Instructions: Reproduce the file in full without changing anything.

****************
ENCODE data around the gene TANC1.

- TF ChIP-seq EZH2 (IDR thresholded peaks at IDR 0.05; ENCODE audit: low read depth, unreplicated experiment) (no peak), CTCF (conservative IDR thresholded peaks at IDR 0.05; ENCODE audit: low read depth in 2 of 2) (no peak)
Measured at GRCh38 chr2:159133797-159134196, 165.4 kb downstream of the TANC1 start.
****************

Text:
ENCODE data around the gene TANC1.

- TF ChIP-seq EZH2 (IDR thresholded peaks at IDR 0.05; ENCODE audit: low read depth, unreplicated experiment) (no peak), CTCF (conservative IDR thresholded peaks at IDR 0.05; ENCODE audit: low read depth in 2 of 2) (no peak)
Measured at GRCh38 chr2:159133797-159134196, 165.4 kb downstream of the TANC1 start.